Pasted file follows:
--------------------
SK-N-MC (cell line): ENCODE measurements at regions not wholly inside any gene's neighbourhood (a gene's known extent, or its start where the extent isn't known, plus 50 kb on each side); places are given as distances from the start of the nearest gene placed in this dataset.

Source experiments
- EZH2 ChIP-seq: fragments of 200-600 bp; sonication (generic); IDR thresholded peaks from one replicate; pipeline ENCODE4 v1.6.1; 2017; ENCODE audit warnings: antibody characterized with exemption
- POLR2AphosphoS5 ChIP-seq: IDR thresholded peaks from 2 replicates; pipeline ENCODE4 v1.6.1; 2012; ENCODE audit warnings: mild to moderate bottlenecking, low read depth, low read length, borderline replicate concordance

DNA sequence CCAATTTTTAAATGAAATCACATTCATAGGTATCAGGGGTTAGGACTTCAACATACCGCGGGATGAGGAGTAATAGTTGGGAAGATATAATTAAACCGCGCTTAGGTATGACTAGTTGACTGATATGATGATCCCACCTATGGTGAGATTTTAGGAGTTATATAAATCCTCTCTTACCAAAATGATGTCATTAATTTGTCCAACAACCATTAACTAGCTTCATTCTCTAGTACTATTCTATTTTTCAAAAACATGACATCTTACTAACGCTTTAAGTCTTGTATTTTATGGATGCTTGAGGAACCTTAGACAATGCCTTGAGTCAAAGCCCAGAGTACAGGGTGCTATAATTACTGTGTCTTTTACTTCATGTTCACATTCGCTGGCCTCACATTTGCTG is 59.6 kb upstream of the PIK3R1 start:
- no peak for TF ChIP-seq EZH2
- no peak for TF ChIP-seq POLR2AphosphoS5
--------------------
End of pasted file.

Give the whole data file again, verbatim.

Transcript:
SK-N-MC (cell line): ENCODE measurements at regions not wholly inside any gene's neighbourhood (a gene's known extent, or its start where the extent isn't known, plus 50 kb on each side); places are given as distances from the start of the nearest gene placed in this dataset.

Source experiments
- EZH2 ChIP-seq: fragments of 200-600 bp; sonication (generic); IDR thresholded peaks from one replicate; pipeline ENCODE4 v1.6.1; 2017; ENCODE audit warnings: antibody characterized with exemption
- POLR2AphosphoS5 ChIP-seq: IDR thresholded peaks from 2 replicates; pipeline ENCODE4 v1.6.1; 2012; ENCODE audit warnings: mild to moderate bottlenecking, low read depth, low read length, borderline replicate concordance

DNA sequence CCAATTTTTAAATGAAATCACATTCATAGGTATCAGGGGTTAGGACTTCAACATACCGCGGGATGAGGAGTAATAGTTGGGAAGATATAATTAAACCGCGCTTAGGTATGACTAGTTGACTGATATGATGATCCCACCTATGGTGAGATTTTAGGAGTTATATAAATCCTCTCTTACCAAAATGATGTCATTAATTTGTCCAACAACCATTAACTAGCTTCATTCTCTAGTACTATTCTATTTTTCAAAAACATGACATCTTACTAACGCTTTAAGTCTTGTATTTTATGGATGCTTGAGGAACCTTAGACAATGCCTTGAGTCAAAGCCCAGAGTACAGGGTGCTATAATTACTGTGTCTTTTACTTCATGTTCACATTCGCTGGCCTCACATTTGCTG is 59.6 kb upstream of the PIK3R1 start:
- no peak for TF ChIP-seq EZH2
- no peak for TF ChIP-seq POLR2AphosphoS5